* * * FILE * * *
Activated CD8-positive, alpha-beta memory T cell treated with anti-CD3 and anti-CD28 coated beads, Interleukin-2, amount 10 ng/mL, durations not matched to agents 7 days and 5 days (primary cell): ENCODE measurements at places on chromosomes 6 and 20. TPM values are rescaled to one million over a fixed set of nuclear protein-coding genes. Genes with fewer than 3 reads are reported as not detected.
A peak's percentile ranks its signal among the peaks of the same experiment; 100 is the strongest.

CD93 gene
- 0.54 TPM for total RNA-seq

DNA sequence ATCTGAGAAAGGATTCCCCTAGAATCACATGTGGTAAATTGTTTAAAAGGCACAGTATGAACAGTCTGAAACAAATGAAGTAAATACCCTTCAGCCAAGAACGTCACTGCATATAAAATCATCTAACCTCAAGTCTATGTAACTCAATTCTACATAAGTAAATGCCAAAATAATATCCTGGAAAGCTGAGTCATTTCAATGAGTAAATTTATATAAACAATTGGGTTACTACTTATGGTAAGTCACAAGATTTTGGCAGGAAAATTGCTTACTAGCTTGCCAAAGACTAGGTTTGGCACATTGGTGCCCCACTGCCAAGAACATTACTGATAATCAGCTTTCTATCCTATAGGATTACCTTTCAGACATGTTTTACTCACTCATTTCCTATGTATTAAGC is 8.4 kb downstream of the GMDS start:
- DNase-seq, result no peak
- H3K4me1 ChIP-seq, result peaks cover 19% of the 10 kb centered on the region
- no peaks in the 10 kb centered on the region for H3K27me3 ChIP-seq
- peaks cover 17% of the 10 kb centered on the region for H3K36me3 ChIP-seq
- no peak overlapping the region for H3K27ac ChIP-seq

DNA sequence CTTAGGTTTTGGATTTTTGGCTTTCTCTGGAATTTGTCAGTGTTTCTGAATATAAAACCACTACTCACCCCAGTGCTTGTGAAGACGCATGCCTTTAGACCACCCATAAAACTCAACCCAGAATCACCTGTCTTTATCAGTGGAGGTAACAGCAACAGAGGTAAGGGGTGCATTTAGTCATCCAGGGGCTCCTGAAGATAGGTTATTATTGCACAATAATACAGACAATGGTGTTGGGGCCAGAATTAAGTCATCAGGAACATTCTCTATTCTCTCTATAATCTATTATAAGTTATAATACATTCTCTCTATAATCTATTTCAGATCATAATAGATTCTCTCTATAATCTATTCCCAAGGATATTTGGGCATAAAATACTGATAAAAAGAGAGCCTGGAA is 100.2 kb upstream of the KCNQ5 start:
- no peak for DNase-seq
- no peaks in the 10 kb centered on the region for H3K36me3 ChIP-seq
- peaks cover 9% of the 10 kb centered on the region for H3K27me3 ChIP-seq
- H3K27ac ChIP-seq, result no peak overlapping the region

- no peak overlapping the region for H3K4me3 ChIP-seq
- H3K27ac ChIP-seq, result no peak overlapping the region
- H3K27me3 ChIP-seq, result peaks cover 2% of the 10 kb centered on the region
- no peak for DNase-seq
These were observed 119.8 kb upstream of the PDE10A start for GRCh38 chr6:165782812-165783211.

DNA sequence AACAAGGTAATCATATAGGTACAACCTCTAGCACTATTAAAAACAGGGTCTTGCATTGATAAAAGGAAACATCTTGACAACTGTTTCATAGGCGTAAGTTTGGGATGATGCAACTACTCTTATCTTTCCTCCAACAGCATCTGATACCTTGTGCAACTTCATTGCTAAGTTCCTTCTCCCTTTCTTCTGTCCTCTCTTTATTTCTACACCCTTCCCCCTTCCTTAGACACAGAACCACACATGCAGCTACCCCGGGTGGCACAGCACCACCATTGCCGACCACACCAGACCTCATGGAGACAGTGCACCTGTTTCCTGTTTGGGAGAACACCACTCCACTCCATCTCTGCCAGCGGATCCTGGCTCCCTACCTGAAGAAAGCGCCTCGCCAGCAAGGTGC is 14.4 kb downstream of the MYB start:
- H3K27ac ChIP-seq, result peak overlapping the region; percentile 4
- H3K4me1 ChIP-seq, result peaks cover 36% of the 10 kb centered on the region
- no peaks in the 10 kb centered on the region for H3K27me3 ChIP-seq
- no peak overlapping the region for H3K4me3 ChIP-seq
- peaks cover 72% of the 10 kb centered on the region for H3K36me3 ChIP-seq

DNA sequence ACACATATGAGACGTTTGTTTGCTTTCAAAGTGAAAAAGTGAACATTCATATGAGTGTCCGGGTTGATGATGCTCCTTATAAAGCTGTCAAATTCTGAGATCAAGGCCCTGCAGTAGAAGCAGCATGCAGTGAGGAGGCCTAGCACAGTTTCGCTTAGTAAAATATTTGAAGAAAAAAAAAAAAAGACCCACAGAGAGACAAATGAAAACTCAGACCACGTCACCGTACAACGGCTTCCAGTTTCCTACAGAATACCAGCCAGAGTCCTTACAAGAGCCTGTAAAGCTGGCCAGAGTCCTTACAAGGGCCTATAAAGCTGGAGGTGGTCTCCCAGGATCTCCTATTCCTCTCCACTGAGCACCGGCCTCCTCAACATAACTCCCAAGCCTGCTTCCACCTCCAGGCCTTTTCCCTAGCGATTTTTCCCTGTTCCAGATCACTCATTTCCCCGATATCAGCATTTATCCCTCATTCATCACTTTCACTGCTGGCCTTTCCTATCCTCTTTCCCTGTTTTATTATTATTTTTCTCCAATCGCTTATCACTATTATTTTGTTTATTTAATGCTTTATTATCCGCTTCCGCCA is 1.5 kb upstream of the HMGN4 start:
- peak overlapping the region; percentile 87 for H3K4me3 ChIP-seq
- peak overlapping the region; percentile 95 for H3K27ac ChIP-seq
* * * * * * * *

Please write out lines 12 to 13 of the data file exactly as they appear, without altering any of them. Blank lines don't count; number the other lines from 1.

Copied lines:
- no peak for DNase-seq
- no peaks in the 10 kb centered on the region for H3K36me3 ChIP-seq